I am Darius the great king, king of kings, king of countries containing all kinds of men, king in this great earth far and wide, son of Hystaspes, an Achaemenid, a Persian, son of a Persian, an Aryan, having Aryan lineage. Naqs-e-Rustam, Persepolis
Naskos. Side B of the “Phrixos krater”, an Apulian red-figure volute-krater, ca. 340 BC (Photo) Altes Museum Berlin, Kompartiment XXIII (Tarent), case 7 (Vasen aus einem Grab in Apulien), Inv. 1984.41
Phrixos Krater, attributed to the Dareios painter, apulian Krater around 340 B.C., A-Side
The depiction of Darius on his name-vase is possibly derived in its details from the Persae of Phrynikos, C. Anti concluded in 1952, and Schmidt 1960 follows him. However Oliver Taplin notes in Pots and Plays, 2007, p.235-7, the only strong indications of tragic reference are Darius himself and the old man in paidagogos outfit on the plinth inscribed ΠΕΡΣΑΙ, who might be performing the messenger role. Taplin speculates that the iconography of tragedy "could be assimilated into other contexts without danger of confusion", op. cit. p.237.
Greek depiction of Darius the Great (seated on throne in top row at center)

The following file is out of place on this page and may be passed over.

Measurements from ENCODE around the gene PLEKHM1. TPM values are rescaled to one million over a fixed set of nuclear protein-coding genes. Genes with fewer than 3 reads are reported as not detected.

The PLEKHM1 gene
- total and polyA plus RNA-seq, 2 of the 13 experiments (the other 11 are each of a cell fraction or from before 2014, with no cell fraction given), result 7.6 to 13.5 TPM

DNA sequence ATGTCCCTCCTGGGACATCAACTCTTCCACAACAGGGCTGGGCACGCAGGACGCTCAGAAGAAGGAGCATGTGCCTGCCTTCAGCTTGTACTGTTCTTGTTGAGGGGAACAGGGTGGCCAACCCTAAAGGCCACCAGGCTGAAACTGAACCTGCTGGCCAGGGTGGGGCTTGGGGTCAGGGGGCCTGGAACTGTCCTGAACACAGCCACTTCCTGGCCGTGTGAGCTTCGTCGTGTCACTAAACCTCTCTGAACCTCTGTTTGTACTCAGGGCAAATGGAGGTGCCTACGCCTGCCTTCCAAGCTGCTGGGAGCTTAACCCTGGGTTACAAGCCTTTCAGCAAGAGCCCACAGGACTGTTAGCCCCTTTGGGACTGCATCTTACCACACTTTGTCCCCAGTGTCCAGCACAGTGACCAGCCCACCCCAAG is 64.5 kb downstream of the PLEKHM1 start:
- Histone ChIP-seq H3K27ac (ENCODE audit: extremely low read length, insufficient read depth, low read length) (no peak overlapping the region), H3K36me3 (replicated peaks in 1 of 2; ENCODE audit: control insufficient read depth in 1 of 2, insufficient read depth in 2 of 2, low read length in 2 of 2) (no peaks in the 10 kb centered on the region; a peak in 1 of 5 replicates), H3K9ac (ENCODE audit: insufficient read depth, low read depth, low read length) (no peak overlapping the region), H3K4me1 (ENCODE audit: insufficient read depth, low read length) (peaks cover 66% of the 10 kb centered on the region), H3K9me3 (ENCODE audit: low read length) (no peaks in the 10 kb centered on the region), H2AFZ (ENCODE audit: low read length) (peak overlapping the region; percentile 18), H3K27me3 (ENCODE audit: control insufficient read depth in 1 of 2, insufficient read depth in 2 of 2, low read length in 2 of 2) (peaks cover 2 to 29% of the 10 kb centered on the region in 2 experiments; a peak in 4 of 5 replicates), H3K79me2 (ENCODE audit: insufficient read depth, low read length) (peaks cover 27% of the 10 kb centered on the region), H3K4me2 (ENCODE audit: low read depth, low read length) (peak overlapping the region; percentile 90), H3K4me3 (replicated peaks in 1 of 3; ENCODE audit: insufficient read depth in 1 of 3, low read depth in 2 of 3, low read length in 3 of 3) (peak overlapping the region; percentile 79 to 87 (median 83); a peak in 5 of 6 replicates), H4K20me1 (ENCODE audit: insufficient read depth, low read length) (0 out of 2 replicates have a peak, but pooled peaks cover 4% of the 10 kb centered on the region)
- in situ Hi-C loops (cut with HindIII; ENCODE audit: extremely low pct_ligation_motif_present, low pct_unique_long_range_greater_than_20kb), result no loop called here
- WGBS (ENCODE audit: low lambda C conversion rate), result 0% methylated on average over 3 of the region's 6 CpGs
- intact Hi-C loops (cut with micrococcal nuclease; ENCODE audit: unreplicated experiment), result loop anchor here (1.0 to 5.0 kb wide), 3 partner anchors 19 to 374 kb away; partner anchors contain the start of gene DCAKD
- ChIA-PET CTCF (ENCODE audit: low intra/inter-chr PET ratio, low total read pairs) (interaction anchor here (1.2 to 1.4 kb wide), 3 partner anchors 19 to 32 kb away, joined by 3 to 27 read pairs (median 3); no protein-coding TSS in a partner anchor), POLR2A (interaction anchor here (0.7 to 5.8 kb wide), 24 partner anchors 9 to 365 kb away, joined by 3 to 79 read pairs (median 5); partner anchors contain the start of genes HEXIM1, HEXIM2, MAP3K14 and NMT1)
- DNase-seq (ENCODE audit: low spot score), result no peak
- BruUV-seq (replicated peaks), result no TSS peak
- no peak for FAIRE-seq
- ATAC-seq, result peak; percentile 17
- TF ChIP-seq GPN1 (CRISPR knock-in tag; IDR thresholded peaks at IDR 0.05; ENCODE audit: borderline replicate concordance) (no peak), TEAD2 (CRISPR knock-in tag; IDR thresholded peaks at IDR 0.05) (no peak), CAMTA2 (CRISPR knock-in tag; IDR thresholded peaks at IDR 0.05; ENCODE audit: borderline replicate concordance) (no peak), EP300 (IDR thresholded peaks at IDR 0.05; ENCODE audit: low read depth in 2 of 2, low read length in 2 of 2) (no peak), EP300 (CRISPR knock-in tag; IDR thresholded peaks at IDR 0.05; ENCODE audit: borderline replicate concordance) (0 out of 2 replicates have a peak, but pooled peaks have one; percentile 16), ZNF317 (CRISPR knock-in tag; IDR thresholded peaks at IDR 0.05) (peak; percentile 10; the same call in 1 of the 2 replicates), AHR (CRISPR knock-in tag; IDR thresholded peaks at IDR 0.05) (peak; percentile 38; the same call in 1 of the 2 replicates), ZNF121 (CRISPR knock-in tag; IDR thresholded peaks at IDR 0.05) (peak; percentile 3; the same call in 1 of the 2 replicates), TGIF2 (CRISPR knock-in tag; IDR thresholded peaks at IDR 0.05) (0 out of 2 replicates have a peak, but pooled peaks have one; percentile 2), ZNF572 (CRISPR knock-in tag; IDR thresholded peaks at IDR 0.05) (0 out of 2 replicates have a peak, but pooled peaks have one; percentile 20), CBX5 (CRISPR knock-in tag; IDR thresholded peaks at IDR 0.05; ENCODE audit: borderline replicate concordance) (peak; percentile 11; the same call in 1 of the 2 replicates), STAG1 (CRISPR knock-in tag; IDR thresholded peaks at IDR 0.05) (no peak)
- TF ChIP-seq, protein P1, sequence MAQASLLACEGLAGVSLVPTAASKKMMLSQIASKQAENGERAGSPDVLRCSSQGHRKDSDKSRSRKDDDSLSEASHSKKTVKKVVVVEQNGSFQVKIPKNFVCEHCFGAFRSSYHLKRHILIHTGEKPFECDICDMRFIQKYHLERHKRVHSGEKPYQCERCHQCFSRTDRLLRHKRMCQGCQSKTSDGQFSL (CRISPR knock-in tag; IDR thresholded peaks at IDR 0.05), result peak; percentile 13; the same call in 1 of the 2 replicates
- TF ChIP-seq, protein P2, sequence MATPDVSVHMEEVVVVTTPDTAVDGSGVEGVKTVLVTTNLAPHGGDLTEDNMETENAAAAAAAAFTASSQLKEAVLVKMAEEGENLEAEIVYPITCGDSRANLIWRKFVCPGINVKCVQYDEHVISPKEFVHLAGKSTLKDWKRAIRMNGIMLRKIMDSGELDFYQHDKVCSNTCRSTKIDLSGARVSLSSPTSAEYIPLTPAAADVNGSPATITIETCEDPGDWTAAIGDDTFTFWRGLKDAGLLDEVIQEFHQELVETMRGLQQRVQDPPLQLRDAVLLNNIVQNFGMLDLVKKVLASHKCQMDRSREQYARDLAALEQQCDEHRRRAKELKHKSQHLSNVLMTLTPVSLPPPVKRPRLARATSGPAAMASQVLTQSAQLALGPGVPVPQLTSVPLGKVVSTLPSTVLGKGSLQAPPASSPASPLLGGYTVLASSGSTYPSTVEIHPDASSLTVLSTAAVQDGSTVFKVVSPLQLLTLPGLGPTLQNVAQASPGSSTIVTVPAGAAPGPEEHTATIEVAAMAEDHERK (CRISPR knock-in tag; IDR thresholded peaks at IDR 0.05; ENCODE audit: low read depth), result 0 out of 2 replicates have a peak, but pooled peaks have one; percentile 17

debating with his advisers as to whether he should invade Greece in 490 BC.
Prince Xerxes is seen on the top row, second from the right. Some are wearing the Phrigian-Thracian-Ionian Greek costumes. On the eve of battle in 490 BC, King Darius attends a debate about taking on Greek forces at Marathon. A Persian counselor (on round dias) argues for what was to be a futile engagement; on either side, counselors- including Crown Prince Xerxes (second from right) - interject their opinions.... The scene, copied from a Greek vase painted around 330 BC, was intended as anti-Persian propaganda.
Artist: Darius Painter (4th cent. BCE)
Title: The Persians Krater, from Canosa - side A, detail (treasurer of king Darius and subject)
Location: National Museum
Period/Style: Greek Art (Magna Graecia)
Note: Volute krater, red-figured. Inv. 81947
Note: Credits:Photo Scala, Florence/Fotografica Foglia - courtesy of the Ministero Beni e Att. Culturali